Since they had worked so closely together over many years on the Lord of the Rings films, it surprised many people when Howard Shore left the King Kong project after reported "creative differences" with Peter Jackson. Certainly pre-publicity posters in cinemas in November still mentioned Howard Shore in the small print. So no-one was sure what to expect when James Newton Howard stepped with only a few weeks in which to fashion a soundtrack for the movie. But like a true professional, James Newton Howard put together something in the region of 2 hours of music for the film and the core of it has been captured on this album. The first third of the film and the soundtrack is concerned with scene setting. It establishes all the characters and their motivations, and why they end up visiting the mysterious island. The initial feeling imparted by the music is that something awaits around every corner. But once they reach the island and meet King Kong, it is clearly the relationship between Kong and the heroine which is central to this story. Although the action scenes are wonderfully realised and a feast for the eyes, it is the quieter moments which bring out the best in the soundtrack.
King Kong is a short main title track which introduces the "Mysterious Island" theme. A Fateful Meeting is a delicately scored track with piano, harp, woodwind and strings as Ann Darrow gets a job. Defeat is Always Momentary is one of the best tracks using some offbeat comedy to drive forward the story and introduce a short vaudeville theme on clarinet which will return later. It's in the Subtext, Two Grand and The Venture Departs continue with occasional touches of comedy as the key characters get embroiled in the adventure, and the film crew meet the ship's mottley crew. With Last Blank Space on the Map drums seem to herald a strange new world ending with some atmospheric sound design. It's Deserted is full of suspense using the mysterious island theme before the presence and intentions of the scary human tribe become clear. Something Monstrous ... Neither Beast nor Man is of course the first sight of Kong with some deep and heavy brass. Head towards the Animals and Tooth and Claw are action tracks, while Beautiful has a solo flute, joined by strings, harp and oboe as Kong and his love interest admire the setting sun from a high vantage point on the island - a scene which will be mirrored later with a touch of sadness high above the New York skyline. That's all there is ... brings back the vaudeville routine as Beauty attempts to entertain the Beast. Central Park is another magical moment of peace in a snowy setting and The Empire State Building is sad and peaceful ending to the main part of the story. The final five tracks labelled Beauty and the Beast could be thought of as a suite comprising music from the movie, with number 4 in particular moving into romantic territory towards the close with a sad vocal part (perhaps suggesting a Howard Shore moment from Lord of the Rings).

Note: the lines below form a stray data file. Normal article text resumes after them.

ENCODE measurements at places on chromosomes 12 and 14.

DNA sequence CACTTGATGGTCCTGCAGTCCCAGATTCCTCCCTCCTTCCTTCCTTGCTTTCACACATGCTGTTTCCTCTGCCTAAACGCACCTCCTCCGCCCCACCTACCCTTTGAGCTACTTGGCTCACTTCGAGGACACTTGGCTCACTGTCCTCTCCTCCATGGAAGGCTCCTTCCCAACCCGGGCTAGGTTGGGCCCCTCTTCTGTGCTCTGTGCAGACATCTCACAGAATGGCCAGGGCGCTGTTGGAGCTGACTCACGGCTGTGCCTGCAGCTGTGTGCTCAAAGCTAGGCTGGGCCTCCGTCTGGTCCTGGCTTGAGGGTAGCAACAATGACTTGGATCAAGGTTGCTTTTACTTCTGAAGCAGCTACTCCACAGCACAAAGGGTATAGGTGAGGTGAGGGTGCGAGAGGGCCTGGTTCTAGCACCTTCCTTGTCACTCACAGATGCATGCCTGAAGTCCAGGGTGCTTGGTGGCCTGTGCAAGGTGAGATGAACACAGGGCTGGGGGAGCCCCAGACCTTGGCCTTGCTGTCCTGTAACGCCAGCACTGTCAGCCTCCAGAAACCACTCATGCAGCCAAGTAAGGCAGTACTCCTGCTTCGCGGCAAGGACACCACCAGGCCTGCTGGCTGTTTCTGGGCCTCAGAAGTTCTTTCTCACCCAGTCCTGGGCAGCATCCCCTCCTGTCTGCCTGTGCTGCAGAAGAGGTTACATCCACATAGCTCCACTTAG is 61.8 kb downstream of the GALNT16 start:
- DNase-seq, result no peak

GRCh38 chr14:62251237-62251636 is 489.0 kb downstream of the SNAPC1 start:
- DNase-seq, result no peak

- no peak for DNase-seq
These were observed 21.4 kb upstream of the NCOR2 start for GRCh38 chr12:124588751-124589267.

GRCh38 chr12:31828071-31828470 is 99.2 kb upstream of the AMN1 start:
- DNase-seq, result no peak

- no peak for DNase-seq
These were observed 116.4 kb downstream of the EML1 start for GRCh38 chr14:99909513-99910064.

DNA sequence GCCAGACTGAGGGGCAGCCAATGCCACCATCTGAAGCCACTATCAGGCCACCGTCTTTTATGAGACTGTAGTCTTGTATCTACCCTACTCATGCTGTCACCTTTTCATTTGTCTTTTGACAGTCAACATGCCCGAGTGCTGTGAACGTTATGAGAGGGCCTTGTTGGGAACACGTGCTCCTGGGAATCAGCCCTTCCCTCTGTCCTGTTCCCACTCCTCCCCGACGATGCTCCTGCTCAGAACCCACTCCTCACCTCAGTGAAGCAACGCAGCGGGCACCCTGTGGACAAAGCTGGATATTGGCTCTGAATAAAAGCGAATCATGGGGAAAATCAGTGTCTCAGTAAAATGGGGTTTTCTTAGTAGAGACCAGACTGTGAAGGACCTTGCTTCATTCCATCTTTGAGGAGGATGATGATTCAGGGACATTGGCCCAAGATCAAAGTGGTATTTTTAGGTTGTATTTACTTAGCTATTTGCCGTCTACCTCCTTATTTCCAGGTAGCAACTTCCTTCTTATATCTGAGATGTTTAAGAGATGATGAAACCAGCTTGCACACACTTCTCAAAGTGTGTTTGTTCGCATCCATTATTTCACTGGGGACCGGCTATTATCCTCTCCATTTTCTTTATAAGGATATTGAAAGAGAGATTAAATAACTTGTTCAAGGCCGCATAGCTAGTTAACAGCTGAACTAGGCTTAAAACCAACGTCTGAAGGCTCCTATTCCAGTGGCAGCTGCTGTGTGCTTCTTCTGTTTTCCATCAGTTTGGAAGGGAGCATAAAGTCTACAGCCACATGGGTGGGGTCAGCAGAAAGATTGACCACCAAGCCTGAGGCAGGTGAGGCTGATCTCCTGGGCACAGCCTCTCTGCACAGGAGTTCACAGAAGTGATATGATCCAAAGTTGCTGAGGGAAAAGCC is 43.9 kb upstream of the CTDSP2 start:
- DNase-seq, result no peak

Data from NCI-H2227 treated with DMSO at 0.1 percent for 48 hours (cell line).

Soundtrack fans have two other reasons to enjoy seeing the movie. One, you will briefly see Howard Shore conducting the orchestra in front of the stage where Kong is exhibited for the New York audience. And two, just before Kong breaks free of his bounds the orchestra plays the opening from Max Steiner's music for the original King Kong film back in 1933. More information about the soundtrack CD can be found at these links: Amazon.co.uk in the UK, and Amazon.com in the US. For some tracks, piano sheet music is available from Music Notes and the relevant links have been added.